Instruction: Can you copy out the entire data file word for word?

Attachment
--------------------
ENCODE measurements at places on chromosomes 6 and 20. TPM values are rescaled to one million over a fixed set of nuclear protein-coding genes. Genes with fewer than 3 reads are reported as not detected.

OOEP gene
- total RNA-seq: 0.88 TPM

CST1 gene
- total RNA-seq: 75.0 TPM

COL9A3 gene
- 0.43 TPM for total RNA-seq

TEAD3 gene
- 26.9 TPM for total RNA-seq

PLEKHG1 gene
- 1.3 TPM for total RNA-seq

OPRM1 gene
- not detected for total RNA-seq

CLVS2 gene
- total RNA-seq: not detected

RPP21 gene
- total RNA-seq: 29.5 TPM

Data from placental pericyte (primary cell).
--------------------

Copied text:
ENCODE measurements at places on chromosomes 6 and 20. TPM values are rescaled to one million over a fixed set of nuclear protein-coding genes. Genes with fewer than 3 reads are reported as not detected.

OOEP gene
- total RNA-seq: 0.88 TPM

CST1 gene
- total RNA-seq: 75.0 TPM

COL9A3 gene
- 0.43 TPM for total RNA-seq

TEAD3 gene
- 26.9 TPM for total RNA-seq

PLEKHG1 gene
- 1.3 TPM for total RNA-seq

OPRM1 gene
- not detected for total RNA-seq

CLVS2 gene
- total RNA-seq: not detected

RPP21 gene
- total RNA-seq: 29.5 TPM

Data from placental pericyte (primary cell).